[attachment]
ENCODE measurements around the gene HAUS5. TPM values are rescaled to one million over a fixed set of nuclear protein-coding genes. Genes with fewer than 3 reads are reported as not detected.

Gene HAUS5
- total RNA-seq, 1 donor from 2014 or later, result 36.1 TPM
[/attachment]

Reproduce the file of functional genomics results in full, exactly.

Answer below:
ENCODE measurements around the gene HAUS5. TPM values are rescaled to one million over a fixed set of nuclear protein-coding genes. Genes with fewer than 3 reads are reported as not detected.

Gene HAUS5
- total RNA-seq, 1 donor from 2014 or later, result 36.1 TPM